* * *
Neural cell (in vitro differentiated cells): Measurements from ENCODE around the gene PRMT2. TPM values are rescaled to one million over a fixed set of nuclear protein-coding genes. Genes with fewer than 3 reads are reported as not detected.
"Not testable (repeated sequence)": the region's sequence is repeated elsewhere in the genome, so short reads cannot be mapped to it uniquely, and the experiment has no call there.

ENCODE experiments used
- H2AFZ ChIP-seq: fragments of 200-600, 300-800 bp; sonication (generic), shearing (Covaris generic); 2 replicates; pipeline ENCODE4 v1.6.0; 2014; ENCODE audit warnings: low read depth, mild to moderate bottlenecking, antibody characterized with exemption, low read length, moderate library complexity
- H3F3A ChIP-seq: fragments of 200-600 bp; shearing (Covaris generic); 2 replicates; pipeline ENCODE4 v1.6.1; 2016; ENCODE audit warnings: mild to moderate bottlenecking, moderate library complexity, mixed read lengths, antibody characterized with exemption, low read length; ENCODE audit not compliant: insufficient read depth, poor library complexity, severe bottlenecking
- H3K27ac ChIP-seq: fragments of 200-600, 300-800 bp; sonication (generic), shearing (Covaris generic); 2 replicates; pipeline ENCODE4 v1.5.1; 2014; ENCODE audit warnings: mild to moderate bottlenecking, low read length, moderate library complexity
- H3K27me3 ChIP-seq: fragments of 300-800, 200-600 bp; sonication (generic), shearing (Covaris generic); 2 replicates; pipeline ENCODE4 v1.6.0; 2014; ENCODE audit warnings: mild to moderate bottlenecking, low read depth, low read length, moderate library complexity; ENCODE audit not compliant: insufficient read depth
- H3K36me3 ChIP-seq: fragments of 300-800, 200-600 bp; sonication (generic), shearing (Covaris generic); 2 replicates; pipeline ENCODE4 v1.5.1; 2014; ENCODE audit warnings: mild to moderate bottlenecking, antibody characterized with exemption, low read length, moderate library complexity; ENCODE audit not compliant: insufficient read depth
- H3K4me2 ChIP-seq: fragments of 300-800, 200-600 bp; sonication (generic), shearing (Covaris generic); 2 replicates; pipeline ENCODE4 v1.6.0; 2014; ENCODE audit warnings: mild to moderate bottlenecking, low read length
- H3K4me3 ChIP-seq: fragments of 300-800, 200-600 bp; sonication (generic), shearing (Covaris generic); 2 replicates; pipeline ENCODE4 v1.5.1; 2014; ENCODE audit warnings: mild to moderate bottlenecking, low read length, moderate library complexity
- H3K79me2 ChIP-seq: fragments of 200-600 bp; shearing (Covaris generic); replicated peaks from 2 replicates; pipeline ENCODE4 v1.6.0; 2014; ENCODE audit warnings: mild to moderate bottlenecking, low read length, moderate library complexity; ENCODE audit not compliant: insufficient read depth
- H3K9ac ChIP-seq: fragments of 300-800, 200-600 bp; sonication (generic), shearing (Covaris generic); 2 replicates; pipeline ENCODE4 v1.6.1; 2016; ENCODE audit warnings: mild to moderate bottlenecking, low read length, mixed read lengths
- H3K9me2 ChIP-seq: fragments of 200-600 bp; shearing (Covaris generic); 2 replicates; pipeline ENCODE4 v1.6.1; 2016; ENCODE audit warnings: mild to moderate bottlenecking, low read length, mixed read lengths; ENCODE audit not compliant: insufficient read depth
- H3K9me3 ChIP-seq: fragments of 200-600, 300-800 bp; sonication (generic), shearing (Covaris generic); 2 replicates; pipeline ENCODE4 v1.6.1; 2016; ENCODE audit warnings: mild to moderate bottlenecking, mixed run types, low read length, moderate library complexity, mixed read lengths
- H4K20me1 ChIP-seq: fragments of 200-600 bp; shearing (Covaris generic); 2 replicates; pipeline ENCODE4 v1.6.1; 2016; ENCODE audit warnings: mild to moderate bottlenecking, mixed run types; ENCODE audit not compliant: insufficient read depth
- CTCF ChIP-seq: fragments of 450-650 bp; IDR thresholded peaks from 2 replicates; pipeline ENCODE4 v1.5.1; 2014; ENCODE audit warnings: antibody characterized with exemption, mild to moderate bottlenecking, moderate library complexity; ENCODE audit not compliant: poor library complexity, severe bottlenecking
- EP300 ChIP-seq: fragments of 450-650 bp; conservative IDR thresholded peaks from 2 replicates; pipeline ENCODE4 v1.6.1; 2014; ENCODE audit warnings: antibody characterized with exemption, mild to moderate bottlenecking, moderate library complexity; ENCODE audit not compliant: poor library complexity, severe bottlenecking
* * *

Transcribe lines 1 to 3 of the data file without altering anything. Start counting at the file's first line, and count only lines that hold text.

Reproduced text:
Neural cell (in vitro differentiated cells): Measurements from ENCODE around the gene PRMT2. TPM values are rescaled to one million over a fixed set of nuclear protein-coding genes. Genes with fewer than 3 reads are reported as not detected.
"Not testable (repeated sequence)": the region's sequence is repeated elsewhere in the genome, so short reads cannot be mapped to it uniquely, and the experiment has no call there.

ENCODE experiments used